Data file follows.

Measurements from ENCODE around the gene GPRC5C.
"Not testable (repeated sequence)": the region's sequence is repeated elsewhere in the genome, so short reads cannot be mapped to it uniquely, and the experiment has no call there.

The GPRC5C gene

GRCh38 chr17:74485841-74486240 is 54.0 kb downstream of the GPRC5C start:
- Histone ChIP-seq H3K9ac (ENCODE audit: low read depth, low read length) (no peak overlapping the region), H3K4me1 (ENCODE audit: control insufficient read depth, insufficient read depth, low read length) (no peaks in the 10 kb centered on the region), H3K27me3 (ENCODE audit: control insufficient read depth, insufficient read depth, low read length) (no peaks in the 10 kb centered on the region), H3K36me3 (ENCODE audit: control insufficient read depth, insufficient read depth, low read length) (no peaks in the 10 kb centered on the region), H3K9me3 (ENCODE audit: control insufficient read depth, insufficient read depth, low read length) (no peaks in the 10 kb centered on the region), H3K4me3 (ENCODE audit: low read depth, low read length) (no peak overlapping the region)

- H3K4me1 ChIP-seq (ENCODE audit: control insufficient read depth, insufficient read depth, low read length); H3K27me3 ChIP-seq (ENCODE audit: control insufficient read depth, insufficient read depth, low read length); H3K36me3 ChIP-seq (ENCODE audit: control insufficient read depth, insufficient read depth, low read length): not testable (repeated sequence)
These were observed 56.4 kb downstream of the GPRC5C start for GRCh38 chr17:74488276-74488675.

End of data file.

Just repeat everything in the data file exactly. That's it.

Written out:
Measurements from ENCODE around the gene GPRC5C.
"Not testable (repeated sequence)": the region's sequence is repeated elsewhere in the genome, so short reads cannot be mapped to it uniquely, and the experiment has no call there.

The GPRC5C gene

GRCh38 chr17:74485841-74486240 is 54.0 kb downstream of the GPRC5C start:
- Histone ChIP-seq H3K9ac (ENCODE audit: low read depth, low read length) (no peak overlapping the region), H3K4me1 (ENCODE audit: control insufficient read depth, insufficient read depth, low read length) (no peaks in the 10 kb centered on the region), H3K27me3 (ENCODE audit: control insufficient read depth, insufficient read depth, low read length) (no peaks in the 10 kb centered on the region), H3K36me3 (ENCODE audit: control insufficient read depth, insufficient read depth, low read length) (no peaks in the 10 kb centered on the region), H3K9me3 (ENCODE audit: control insufficient read depth, insufficient read depth, low read length) (no peaks in the 10 kb centered on the region), H3K4me3 (ENCODE audit: low read depth, low read length) (no peak overlapping the region)

- H3K4me1 ChIP-seq (ENCODE audit: control insufficient read depth, insufficient read depth, low read length); H3K27me3 ChIP-seq (ENCODE audit: control insufficient read depth, insufficient read depth, low read length); H3K36me3 ChIP-seq (ENCODE audit: control insufficient read depth, insufficient read depth, low read length): not testable (repeated sequence)
These were observed 56.4 kb downstream of the GPRC5C start for GRCh38 chr17:74488276-74488675.